The Chiropractic Profession in Norway
SOURCE: Chiropractic & Manual Therapies 2014 (Dec 8) 22 44
Ole C Kvammen and Charlotte Leboeuf-Yde
Fokus Helse og Trening,
Aagaards pl. 5,
Sandefjord 3211, Norway
Background The chiropractic profession in Norway has increased five-fold in the last two decades. As there is no academic graduate program in Norway, all chiropractors have been trained outside of Norway, in either Europe, America or Australia. This might have given Norwegian chiropractors heterogenic characteristics concerning practice routines and clinical settings. However, little is known about what characterizes this profession and how it compares to other chiropractic professions in Europe. The aim of this survey was to describe major characteristics of the chiropractic profession in Norway.
Method Two surveys were distributed to all 530 registered chiropractors in Norway in 2011. One survey was for all chiropractors (Survey 1) and the other for clinic owners (Survey 2). Results have been reported as tables and as approximate percentages in the text for ease of reading.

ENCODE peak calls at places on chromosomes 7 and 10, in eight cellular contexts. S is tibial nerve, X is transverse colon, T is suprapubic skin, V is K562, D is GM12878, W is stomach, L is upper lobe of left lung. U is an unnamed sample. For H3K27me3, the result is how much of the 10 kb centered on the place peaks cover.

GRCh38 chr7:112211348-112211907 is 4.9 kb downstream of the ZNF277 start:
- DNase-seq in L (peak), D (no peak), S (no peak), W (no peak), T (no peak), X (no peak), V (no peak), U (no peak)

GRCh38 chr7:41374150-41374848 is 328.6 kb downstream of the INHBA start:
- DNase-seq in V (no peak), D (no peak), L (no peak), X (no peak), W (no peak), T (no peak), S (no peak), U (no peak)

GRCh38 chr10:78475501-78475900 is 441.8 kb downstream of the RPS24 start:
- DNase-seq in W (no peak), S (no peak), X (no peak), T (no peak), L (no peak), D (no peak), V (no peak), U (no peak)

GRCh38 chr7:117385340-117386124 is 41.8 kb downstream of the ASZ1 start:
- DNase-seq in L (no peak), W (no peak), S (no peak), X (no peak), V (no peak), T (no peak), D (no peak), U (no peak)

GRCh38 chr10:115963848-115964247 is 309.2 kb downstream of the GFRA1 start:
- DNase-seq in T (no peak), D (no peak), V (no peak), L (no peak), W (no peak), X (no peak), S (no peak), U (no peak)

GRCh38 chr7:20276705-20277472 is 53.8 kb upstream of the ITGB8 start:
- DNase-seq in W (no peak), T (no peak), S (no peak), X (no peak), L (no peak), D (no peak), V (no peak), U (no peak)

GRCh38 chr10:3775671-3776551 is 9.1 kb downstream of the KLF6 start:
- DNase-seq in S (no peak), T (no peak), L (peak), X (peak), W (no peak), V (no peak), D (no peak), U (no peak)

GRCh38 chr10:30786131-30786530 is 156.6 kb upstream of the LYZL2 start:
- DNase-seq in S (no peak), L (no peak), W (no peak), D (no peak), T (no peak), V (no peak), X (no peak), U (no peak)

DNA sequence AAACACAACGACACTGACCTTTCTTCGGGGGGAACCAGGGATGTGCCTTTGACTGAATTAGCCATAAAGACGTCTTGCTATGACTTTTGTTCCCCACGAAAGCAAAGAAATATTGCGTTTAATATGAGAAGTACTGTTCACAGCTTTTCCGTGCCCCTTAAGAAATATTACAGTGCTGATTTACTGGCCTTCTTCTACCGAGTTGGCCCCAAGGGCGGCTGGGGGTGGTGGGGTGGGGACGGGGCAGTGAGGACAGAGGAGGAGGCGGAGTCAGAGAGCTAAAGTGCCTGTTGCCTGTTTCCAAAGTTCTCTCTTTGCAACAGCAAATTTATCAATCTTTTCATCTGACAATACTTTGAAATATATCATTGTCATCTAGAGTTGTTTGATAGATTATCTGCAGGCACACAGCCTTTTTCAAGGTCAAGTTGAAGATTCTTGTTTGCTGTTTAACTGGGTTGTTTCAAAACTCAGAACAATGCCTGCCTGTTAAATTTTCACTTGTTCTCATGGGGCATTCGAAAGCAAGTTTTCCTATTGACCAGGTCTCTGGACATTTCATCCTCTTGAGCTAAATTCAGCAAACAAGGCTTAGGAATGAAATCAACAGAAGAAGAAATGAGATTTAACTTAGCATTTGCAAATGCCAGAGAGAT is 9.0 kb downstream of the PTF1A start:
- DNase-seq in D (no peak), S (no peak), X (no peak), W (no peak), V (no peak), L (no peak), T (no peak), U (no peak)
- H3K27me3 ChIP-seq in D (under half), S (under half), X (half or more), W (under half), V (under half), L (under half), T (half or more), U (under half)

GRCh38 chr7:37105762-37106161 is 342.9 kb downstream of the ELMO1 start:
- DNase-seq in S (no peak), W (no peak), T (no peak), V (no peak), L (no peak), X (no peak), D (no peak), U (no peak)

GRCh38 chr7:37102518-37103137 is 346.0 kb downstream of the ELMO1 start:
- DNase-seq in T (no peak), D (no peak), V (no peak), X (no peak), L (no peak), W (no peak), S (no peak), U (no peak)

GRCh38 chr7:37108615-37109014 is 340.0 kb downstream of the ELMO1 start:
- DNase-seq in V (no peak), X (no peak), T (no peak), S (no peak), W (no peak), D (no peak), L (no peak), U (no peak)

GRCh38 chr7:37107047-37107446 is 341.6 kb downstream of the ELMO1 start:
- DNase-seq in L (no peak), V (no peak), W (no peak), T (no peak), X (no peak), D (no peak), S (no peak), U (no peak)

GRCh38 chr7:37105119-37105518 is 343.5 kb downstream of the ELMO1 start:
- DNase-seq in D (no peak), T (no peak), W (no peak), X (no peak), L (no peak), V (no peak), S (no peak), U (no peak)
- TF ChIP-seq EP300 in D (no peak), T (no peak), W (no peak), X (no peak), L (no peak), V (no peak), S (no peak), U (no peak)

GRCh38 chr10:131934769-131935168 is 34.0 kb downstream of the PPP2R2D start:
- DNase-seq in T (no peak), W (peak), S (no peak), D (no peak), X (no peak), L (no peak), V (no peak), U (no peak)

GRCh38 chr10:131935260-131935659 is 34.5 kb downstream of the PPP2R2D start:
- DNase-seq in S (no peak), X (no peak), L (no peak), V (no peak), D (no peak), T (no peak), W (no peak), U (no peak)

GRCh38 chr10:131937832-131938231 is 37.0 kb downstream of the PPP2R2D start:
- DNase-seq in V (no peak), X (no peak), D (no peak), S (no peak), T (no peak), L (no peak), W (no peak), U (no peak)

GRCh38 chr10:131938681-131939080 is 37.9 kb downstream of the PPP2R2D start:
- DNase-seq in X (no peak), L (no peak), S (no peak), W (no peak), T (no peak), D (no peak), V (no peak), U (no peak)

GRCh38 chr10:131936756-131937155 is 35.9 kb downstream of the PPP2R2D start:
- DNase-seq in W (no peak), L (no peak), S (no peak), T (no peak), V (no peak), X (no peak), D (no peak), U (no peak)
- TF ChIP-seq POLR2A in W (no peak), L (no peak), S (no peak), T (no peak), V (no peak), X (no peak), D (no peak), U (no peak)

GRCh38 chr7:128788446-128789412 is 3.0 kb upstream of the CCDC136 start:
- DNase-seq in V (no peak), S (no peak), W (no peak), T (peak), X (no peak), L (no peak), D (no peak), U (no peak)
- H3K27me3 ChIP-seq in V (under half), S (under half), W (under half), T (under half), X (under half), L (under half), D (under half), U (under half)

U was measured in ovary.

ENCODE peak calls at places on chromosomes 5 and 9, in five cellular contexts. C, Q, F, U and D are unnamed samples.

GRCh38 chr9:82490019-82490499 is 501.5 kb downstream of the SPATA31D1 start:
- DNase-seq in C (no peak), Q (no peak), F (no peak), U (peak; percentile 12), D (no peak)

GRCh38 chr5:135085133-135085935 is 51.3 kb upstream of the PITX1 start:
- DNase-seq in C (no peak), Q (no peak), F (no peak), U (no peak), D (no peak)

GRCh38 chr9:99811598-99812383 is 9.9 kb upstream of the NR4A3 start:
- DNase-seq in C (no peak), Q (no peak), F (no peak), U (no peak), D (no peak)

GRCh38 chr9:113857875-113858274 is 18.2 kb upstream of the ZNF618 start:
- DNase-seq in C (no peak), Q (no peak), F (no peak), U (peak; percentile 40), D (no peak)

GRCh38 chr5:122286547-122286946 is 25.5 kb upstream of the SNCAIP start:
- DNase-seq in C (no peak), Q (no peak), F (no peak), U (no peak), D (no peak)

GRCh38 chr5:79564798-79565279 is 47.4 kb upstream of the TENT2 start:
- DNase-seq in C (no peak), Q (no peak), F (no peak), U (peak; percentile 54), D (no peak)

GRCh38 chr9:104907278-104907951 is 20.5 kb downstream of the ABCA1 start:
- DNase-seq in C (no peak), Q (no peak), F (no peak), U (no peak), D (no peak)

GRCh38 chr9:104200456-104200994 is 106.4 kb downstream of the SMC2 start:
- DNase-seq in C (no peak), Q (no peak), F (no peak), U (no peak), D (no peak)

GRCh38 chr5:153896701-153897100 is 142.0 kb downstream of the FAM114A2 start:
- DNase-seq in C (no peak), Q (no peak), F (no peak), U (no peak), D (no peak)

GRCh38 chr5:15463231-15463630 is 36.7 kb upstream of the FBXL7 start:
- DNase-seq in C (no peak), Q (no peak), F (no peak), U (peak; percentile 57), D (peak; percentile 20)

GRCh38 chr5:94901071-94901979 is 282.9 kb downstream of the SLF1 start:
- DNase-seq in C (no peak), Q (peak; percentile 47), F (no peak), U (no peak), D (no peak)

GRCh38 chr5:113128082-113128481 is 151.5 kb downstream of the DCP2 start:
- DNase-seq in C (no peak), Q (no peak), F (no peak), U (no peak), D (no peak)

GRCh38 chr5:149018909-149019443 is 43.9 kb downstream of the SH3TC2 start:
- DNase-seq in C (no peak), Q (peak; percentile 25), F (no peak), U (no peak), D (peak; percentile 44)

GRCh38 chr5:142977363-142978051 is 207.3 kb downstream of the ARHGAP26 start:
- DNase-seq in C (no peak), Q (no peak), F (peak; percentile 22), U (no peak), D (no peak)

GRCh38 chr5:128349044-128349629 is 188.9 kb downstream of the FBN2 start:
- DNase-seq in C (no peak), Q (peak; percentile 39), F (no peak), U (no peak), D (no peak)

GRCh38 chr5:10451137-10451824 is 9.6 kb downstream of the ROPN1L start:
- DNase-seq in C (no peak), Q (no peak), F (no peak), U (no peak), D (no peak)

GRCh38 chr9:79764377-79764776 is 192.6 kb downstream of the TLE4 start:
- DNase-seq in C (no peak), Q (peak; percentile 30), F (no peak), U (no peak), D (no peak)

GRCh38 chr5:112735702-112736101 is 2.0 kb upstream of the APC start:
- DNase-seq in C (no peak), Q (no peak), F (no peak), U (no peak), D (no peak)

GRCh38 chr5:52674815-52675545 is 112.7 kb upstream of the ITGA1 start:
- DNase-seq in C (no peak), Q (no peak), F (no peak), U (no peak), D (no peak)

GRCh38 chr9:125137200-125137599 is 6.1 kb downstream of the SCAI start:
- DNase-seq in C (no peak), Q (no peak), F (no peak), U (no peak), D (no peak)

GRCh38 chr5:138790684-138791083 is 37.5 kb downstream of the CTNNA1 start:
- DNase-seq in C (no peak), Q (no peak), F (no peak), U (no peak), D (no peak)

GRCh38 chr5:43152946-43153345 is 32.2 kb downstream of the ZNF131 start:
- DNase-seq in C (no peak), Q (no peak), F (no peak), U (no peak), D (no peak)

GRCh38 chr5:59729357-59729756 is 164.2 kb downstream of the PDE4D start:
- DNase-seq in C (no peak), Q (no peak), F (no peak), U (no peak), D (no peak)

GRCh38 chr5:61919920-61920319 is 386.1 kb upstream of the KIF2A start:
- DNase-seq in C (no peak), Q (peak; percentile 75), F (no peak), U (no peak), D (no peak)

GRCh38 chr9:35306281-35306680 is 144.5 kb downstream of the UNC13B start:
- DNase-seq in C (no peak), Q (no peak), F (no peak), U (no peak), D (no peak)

Result Response rates were 61% (Survey 1, N = 320) and 71% (Survey 2, N = 217). More than two-thirds of the chiropractors in Norway had been in practice for under a decade. Only one in four chiropractors worked in solo practice and the majority shared premises with at least one colleague, typically at least one physiotherapist and one additional health practitioner. Today, only one in five clinics possessed radiologic equipment and one in ten had access to diagnostic ultrasound equipment. The majority of the chiropractors reported to apply mainly similar treatment modalities. More than 90% reported to use manipulation techniques on most patients, with soft tissue techniques and exercise modalities being almost as common. More than 3/4 of the profession reported that their clinical practice was in accordance with available clinical guidelines and about one third were positive about participating in future clinical research.